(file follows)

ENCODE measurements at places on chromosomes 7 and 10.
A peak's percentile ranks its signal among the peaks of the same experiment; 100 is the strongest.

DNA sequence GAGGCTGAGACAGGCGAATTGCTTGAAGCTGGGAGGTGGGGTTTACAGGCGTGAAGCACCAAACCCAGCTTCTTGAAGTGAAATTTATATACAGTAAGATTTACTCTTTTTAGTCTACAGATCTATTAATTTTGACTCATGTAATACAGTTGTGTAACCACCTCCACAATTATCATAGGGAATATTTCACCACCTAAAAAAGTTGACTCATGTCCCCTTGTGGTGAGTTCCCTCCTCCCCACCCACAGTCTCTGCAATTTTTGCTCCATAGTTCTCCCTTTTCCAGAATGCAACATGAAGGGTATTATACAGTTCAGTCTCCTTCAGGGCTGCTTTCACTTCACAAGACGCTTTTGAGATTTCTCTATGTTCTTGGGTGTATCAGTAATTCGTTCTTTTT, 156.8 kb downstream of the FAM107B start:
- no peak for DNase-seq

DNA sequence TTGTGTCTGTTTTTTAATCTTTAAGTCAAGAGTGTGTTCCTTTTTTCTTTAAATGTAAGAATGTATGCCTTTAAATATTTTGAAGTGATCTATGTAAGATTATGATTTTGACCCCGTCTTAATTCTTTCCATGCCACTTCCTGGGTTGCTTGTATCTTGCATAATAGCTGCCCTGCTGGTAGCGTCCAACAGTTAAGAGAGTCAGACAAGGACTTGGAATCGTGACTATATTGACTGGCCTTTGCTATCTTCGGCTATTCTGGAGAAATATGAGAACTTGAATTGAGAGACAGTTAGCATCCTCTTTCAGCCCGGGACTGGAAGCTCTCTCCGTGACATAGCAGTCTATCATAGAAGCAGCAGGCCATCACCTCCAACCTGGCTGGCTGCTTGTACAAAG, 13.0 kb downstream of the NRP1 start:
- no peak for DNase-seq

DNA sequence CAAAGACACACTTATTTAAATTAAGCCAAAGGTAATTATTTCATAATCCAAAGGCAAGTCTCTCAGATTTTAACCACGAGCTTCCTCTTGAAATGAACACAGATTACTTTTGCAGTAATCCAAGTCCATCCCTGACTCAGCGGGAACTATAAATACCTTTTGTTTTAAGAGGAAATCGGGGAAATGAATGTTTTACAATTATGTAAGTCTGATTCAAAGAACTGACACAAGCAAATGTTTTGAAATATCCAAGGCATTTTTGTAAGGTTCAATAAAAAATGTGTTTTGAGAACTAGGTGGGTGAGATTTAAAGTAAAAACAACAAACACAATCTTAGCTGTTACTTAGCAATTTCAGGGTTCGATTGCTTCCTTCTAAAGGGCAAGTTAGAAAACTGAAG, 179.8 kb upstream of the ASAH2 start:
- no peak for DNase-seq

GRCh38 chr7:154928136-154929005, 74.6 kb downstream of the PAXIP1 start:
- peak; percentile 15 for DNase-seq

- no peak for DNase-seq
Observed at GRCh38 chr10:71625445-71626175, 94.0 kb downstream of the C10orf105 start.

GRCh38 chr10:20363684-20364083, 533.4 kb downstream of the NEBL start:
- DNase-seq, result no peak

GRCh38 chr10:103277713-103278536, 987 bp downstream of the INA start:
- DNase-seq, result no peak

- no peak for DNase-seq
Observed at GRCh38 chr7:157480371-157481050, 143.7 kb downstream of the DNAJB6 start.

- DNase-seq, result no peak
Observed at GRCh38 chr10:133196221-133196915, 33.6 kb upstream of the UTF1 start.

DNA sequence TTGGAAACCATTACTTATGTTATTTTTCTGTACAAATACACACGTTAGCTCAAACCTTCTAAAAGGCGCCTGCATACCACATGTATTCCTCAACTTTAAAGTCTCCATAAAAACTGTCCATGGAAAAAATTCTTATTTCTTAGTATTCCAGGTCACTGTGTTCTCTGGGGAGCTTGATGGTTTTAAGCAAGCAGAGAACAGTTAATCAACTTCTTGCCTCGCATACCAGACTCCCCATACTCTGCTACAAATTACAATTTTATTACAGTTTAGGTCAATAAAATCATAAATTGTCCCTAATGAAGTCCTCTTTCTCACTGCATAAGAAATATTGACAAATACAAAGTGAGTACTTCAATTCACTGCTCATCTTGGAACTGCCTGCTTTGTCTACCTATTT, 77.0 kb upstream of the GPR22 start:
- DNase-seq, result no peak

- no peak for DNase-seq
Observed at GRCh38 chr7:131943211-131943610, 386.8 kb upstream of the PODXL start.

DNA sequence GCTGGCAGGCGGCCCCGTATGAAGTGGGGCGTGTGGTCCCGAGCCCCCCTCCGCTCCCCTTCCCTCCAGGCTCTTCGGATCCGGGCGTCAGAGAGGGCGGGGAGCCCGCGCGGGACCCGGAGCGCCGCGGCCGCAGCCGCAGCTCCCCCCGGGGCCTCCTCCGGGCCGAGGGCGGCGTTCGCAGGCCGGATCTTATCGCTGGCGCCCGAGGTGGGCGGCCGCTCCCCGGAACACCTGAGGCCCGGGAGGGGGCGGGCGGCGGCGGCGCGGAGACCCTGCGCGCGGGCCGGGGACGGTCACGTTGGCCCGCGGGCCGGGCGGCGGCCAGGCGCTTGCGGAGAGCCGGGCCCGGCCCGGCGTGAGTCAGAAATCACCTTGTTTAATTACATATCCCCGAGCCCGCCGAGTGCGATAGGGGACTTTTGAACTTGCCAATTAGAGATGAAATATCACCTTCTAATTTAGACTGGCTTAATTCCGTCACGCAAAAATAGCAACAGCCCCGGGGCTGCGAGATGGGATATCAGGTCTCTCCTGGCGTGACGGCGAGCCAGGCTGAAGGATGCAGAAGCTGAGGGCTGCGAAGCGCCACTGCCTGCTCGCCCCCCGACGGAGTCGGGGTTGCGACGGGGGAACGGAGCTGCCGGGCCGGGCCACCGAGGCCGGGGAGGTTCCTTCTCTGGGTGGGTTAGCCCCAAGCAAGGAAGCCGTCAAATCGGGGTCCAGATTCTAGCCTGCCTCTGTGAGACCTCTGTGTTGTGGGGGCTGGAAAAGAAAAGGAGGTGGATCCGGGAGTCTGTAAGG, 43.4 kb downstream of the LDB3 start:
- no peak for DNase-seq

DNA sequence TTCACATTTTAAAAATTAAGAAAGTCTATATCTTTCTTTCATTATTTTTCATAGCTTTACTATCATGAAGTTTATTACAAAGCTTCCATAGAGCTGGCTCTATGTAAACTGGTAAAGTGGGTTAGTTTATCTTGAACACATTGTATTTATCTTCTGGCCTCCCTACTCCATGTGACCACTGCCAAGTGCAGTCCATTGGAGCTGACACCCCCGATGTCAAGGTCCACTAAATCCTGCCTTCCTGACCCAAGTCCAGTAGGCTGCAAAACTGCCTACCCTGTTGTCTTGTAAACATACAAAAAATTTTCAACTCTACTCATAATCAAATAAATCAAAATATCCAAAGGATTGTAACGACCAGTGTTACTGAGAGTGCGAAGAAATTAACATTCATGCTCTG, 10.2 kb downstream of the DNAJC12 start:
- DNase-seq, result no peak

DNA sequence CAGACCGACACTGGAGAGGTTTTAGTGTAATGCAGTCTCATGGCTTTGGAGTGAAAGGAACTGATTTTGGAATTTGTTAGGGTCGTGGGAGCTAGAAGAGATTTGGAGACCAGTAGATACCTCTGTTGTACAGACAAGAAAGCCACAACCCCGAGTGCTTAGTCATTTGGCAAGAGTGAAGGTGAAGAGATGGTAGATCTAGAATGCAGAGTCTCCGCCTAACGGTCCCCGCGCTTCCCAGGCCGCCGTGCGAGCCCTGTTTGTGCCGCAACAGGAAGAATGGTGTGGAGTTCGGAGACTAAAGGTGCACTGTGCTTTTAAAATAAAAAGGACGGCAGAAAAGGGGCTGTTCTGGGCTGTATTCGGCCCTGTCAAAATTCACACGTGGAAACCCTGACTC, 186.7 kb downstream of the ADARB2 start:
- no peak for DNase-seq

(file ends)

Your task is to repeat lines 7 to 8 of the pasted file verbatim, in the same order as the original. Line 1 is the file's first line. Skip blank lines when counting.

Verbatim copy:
DNA sequence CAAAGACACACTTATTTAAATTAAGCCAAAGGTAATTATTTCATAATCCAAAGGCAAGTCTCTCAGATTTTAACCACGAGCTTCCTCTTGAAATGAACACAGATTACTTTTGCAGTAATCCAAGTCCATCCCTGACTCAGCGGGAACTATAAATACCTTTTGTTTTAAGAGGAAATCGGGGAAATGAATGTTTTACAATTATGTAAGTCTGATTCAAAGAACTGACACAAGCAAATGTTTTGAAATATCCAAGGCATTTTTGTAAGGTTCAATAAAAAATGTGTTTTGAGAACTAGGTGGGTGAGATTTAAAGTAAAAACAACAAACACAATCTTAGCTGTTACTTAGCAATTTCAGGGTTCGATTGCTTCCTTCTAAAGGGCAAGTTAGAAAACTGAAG, 179.8 kb upstream of the ASAH2 start:
- no peak for DNase-seq